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Complementary Healthcare Information Service - UK

Alexander Technique

 

What is it?

The Alexander Technique is used to help to teach people about how efficiently and effortlessly they can use their bodies in everyday life. Often, we develop bad posture and habits without being aware of this, and expend too much energy or muscle force to achieve a task. Alexander Technique teachers help to adjust the client's posture to recognise the difference between current habits and what it feels like to use muscles with minimum effort and in a relaxed, fluid way. The Technique teaches how to become more aware of your own posture, balance and movement in everyday life.

The lessons usually last for between 30 and 45 minutes and are normally on a one-to-one basis. The teacher uses his/her hands to gently correct any muscular imbalances and encourages the body to a better alignment. This is a direct body experience, so the client becomes familiar with the sensation of correct alignment in their own body. This can feel strange initially, as the body is not used to using it's muscles in this way, and the new methods of movement need to be practised with constant awareness as to how we choose to use our bodies in everyday tasks. It is a process of re-educating the body by learning how to stand and move correctly. This leads to health benefits as often poor spinal posture will lead to other symptoms like poor breathing due to restriction in the throat and diaphragm areas. Breathing and how we breathe is an important aspect of the Alexander Technique.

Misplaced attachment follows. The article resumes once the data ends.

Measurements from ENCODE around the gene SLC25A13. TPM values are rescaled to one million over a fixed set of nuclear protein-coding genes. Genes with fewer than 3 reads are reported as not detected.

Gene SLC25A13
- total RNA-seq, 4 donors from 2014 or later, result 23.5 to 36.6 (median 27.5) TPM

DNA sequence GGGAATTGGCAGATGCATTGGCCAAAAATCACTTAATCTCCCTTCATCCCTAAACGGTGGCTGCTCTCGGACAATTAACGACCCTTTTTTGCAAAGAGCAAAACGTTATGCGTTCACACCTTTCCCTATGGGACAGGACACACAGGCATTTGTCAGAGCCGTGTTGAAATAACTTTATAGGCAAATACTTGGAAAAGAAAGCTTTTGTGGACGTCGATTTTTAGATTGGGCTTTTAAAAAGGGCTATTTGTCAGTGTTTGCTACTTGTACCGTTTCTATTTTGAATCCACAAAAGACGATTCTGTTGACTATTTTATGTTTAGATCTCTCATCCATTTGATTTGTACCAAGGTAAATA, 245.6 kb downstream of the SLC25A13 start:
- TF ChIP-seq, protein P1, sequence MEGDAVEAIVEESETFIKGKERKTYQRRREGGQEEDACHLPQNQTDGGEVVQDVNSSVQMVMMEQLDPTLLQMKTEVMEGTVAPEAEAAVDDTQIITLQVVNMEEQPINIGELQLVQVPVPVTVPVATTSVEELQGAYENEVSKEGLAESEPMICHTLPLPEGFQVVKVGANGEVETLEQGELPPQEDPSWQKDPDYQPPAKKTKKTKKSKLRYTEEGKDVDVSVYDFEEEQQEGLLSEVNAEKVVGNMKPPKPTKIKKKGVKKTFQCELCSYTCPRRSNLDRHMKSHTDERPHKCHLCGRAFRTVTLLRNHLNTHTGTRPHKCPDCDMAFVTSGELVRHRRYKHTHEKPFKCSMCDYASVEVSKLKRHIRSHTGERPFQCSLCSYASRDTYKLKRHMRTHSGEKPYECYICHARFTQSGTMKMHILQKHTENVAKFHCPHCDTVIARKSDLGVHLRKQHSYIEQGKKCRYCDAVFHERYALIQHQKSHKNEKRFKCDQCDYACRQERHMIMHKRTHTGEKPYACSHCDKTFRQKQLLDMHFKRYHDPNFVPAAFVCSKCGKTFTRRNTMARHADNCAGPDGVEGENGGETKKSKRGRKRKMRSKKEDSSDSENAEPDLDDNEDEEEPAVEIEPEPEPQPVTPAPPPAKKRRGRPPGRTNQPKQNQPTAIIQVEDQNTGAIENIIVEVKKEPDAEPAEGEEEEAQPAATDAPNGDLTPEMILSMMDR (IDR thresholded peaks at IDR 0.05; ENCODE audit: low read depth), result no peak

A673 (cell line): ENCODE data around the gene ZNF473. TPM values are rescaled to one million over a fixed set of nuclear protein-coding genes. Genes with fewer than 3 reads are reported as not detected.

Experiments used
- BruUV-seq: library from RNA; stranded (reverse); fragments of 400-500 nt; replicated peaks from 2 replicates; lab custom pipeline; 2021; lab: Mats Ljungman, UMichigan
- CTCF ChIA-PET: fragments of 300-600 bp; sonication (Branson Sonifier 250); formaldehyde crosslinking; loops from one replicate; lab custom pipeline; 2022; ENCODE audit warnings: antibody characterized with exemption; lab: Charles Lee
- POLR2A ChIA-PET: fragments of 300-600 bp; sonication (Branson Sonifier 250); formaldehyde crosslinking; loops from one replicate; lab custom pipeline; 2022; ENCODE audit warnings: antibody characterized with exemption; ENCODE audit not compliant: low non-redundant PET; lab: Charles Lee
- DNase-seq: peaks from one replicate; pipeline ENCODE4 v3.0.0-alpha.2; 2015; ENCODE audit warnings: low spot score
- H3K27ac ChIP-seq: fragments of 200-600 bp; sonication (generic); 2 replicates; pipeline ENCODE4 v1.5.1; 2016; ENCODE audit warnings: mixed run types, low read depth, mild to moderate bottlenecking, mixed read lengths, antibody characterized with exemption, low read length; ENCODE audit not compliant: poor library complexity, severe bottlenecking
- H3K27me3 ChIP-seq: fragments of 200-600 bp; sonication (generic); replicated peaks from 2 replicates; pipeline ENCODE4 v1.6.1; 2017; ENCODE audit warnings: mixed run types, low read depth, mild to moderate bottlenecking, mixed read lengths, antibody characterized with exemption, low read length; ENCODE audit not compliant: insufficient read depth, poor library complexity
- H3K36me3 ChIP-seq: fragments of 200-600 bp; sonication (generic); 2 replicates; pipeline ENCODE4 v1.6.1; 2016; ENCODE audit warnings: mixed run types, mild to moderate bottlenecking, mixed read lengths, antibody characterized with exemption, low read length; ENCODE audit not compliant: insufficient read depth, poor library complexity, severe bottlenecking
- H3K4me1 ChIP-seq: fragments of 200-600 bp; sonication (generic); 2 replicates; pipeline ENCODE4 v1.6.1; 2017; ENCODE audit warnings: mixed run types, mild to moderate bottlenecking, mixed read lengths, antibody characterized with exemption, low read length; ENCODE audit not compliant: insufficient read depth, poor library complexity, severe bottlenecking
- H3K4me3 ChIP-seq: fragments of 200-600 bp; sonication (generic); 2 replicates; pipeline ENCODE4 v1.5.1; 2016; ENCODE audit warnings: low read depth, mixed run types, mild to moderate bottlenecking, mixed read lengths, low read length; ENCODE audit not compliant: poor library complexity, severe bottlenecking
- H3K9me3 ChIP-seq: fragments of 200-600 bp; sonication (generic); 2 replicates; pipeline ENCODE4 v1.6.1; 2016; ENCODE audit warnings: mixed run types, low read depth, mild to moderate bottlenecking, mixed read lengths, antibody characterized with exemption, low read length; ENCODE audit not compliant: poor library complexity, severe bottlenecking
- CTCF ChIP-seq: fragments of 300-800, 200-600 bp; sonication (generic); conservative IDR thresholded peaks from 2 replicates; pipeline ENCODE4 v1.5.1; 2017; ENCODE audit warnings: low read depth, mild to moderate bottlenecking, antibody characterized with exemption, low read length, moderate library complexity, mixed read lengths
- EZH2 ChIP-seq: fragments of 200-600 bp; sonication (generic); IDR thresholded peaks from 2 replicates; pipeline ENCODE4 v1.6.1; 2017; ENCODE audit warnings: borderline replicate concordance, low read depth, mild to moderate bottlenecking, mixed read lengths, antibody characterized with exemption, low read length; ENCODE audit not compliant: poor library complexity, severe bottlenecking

The Alexander Technique was developed by an Australian actor, Frederick Matthias Alexander (1869-1955). He suffered from respiratory problems as a child, which later affected his voice and career in the theatre. He tried many remedies without success and eventually began a process of self-observation to try to find a way of curing himself. He realised that the voice problem was a result of muscular tension in his whole body and that his thought patterns also had a great part in contributing to the tension that had become an ingrained habit. Alexander studied his posture with the aid of mirrors to see how this was affected when he recited and as a result could see that his body alignment was incorrect. He gradually taught himself to correct his posture and found that he had cured his voice problem. He went on to pass the technique to others and eventually opened a clinic to help people to learn about their own use of posture.

 

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